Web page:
The Plaza is also home to seven sculptured columns decorated and colored to symbolize the cultures represented by Roanoke's sister cities.  The columns are tucked in among the gingko trees.  Mimi Babe Harris and Donna Essig created the sculptures.  The columns were dedicated in 2004 and are part of Roanoke City's public art collection. 

Entrance to the PLaza from Kirk Avenue 

Entrance from Kirk Avenue  through metal arches

Entrance from Kirk Avenue up brick steps, bypassing

 small fountain heads and through metal arch

Fountains consisting of small heads or jets, metal arches made of metal,

 and containers of summer annuals (coleus) made a great introduction to the 

light green leaves of Ginkgo biloba 

Tuesday, October 7, 2014

Laburnum anagyroides (common laburnum / golden chain tree) is an early summer feast for the eyes

Laburnums are native to the mountains of southern Europe from France to the Balkan Peninsula.  Members of the pea family, their golden yellow flowers hang in racemes which do look like golden chains.

Don't mix them up with Koelreuteria paniculata, commonly called the golden rain tree, which blooms in mid- to late-June.

Golden chains hang from an underappreciated specimen in Roanoke, Va


Tuesday, September 23, 2014

Happy Autumnal Equinox to all Tree Huggers

Kudzu (probably Pueraria lobata) is at the height of its flowering cycle

#treetuesday introduces what is probably one of the most invasive species ever introduced into the Unites States  First introduced as a flowering ornamental at the Philadelphia Continental Exposition in 1876. In the 1930s and '40s, the government rebranded kudzu as a remedy for soil erosion and as cattle feed. 

 In the southern U.S. kudzu is reportedly used to make soapslotions, contribute to compost, and the fiber used to make baskets. 

***All of these photos taken near a street where I live in southwest VA where it rambles over abandoned trees and even over an invasive bamboo.


Thursday, September 18, 2014

Aralia spinosa: The Devil's Walking Stick, a dangerous but colorful North American native

The thorns arising from the woody trunks and stems 

give this small tree its name.

Aralia spinosa, aka The Devil's Walking Stick or Hercules Club, is our #treetuesday woody plant of the week.  In the ginseng (Aralia) family it is native to eastern North America. It's been many years since I've seen a stand of them, but found these in a much cutover slope near Charlottesville, Va. 

Small white flowers develop into these showy maroon berries

 in the autumn 

The tri-pinnately compound leaves are another distinguishing 

characteristic of this handsome but straggly tree.

Monday, September 8, 2014

Ginkgo biloba: an ancient and beautiful tree

#tree tuesday

Ginkgo biloba, commonly called the gingko  or the maidenhair tree, is an ancient and unique species with no living relatives. Often called a living fossil, the gingko is similar to fossils dating back 270 million years. It is native to China, was introduced early to human history and cultivation. It has various uses in traditional medicine, and its fruit is a source of food in Asian cooking.  The gingko, preferably the male of this dioecious species, makes a handsome and adaptable urban ornamental.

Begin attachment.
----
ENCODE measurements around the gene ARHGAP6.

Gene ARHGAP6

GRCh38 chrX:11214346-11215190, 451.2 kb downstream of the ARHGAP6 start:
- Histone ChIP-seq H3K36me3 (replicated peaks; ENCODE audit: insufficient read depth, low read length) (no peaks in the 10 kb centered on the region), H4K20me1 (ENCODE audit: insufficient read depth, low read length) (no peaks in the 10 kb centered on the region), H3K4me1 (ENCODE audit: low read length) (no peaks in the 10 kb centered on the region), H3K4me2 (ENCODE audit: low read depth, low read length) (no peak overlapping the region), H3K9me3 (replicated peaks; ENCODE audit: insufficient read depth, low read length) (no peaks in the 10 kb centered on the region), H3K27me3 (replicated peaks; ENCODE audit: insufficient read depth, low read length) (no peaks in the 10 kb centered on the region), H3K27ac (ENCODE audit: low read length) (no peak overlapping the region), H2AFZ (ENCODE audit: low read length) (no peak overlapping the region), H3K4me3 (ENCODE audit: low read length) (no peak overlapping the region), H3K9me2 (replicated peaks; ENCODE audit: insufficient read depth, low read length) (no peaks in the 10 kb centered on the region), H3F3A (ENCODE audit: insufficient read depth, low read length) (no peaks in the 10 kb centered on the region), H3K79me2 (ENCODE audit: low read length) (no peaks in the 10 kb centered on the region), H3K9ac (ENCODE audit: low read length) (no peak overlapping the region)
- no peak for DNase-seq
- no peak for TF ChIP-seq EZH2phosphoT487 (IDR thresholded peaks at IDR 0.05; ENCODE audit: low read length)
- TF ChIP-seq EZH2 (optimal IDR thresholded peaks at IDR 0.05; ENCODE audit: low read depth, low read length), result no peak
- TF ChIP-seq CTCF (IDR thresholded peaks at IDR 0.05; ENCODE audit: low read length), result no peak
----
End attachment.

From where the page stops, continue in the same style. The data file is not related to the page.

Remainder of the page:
Monday, September 1, 2014

Autumn Leaves

#Tree Tuesday

First Day of Autumn

In 2014, the autumnal equinox brings the fall season to the Northern Hemisphere on: September 22 at 10:29 P.M. EDT. The days are getting shorter in the Northern Hemisphere. Day and night are approximately equal in length. 

Sun peeking through hickory tree leaves around noon.


Gathering up oak and hickory tree leaves using a gasoline-powered blower. 

Monday, August 25, 2014

Franklinia (Franklinia alatamaha) a southern American native that's hard to find


 The Franklin tree blooms in the Philadelphia area at the end of July into August.  The yellow mass in the center of the flower consists of numerous stamens (male parts).

 Fertilized flowers, but undeveloped fruit, appear in the top of the photo.
The pistil, female portion, is the stick-like portion protruding from the developing fruit.
 Fully developed, but immature, fruit appear in the center of the photo.

The Franklin tree remains small and open or scraggly in stature.  Its mature height is 10-to 20 feet. 

Franklinia (Franklinia alatamaha), the Franklin tree named for Benjamin Franklin, is a native of the southeastern U.S.  Originally found near the Altamaha River valley in Georgia, by John Bartram and his son William, it is now considered extinct in the wild and only known from cultivated trees.  This small tree is hardy in USDA zones 5 to 8.  This photographed tree is a youngster and grows in a slightly shaded spot near a college campus in suburban Philadelphia.

Thursday, August 21, 2014

Short List of Tree Huggers Favorite Books

Here are some of my favorite #books about trees. Some are very sophisticated; some simple. Some contain a lot of great pictures (almost like a picture book for adults); others feature line drawings. Some are very expensive; some not so much.